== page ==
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article imageFacebook may lift ban on children under 13

By JohnThomas Didymus     May 20, 2012 in Internet
Facebook is set to lift the ban on children under the age of 13 using the site. A spokesperson of the company said the decision to lift the ban was consistent with the fact that a large number of under-13-year-olds are already using the social network.
Daily Mail reports that the announcement comes after Facebook's flotation on the stock market at a price of $38 per share. The valuation puts the company's worth at over $100 billion.
According to PC World, the present Facebook terms of service says that a member must be at least 13 years old to set up an account. However, recent Consumer Reports survey indicates that as many as 7.5 million Facebook users are under the age of 13 and that two-thirds of the number are under 10. According to CNN, about half of 12-year-olds and 64 percent of 13-year-olds are using Facebook.
CNet reports that a recent survey suggests that 38 percent of kids on Facebook are aged 12 or younger. The survey carried out by a company called Minor Monitor, suggests that 4 percent of kids on Facebook are 6 years old or less.
According to PC World, either the children or their parents lied about their age to allow them set up an account. CNN reports Facebook claims that it throws out about 20,000 underage children every day.
According to Daily Mail, Simon Milner, head of policy in Britain for Facebook, told Sunday Times: "There is reputable evidence there are kids under 13 who are lying about their age to get on to Facebook. Some seem to be doing it with their parents' permission and help. We have a strict under-13 rule because of legal issues in America and we apply the same rule all over the world. But a lot of parents are happy their kids are on it."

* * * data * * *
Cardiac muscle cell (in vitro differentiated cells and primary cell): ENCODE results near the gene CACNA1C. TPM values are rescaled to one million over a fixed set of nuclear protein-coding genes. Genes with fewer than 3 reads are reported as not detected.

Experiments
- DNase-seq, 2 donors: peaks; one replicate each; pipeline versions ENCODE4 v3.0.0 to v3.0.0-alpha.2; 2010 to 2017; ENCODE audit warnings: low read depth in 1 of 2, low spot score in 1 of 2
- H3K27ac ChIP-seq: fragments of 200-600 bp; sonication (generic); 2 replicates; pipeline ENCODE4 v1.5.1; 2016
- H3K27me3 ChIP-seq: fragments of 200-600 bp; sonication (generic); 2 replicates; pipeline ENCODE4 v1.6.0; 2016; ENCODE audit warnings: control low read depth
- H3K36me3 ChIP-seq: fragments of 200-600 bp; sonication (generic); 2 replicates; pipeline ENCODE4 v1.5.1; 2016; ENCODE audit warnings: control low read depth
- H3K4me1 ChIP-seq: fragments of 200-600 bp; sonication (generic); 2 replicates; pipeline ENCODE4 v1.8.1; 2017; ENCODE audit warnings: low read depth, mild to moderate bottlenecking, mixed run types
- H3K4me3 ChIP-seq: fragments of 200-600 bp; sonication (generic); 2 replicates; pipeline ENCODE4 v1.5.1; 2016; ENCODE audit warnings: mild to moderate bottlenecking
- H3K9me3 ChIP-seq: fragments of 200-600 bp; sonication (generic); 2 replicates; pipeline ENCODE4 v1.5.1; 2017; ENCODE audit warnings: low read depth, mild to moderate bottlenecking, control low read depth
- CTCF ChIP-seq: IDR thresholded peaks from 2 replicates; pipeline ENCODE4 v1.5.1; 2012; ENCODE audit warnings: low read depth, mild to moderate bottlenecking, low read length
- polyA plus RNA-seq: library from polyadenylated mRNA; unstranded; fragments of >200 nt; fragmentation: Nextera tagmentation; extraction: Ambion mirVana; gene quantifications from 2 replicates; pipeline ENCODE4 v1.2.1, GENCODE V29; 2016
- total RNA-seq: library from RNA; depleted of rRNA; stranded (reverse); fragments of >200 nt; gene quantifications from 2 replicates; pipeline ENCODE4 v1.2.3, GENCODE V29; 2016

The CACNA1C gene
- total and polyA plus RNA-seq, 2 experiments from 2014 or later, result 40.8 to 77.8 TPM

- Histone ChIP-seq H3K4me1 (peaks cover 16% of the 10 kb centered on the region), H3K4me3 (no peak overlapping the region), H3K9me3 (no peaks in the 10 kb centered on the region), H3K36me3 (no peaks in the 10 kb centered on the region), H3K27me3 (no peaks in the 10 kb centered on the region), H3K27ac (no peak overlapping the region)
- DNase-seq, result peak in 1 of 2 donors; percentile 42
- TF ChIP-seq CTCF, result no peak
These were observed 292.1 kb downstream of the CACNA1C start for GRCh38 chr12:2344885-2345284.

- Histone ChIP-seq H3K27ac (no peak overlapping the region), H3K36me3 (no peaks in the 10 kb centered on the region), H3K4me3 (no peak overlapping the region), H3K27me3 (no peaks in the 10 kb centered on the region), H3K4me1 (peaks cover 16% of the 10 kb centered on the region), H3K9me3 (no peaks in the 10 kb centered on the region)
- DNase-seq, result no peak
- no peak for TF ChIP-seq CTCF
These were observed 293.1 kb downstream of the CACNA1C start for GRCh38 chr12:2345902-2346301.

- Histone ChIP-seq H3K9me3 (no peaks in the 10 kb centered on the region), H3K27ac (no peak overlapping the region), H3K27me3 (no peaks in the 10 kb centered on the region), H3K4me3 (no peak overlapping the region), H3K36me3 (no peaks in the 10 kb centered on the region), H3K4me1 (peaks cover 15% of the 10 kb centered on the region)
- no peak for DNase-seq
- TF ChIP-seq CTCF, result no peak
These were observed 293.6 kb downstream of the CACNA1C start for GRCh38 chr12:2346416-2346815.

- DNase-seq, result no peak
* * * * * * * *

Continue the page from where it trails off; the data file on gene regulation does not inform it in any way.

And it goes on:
The policy of not allowing children under 13 to sign up for a Facebook account was intended to protect underage persons from exposure to online risks. The decision, according to Daily Mail, is informed by polls such as that commissioned by the charity Beatbullying in 2009, that revealed that girls were up to four times more likely to be victims of online bullying than boys. Daily Mail reports that school bullies are even banding up set up Facebook accounts to abuse their classmates.
According to PC World, Facebook founder and CEO Mark Zuckerberg, had implied that Children's Online Privacy Protection Act (COPPA) prevents Facebook from allowing children to join the social network. PC World, however, believes that COPPA does not prevent Facebook from allowing children to join but that all that is needed is an extra effort from Facebook to guarantee online protection of children.
According to PC World, COPPA only requires a site operator to obtain verifiable parental consent before collecting, using, or disclosing any personal information about a child. It requires Facebook to put measures in place to ensure that a parent or guardian is aware that the child is joining. It also requires that Facebook ensures that the parent or guardian grants permission for information to be collected and shared.
Daily Mail reports that decision to lift the ban could lead an influx of millions of new users signing up and could raise the number of people currently on the social network from the current estimate of 900 million to 1 billion mark.
However, Milner says the decision to lift the ban is still in the early stage of consideration.
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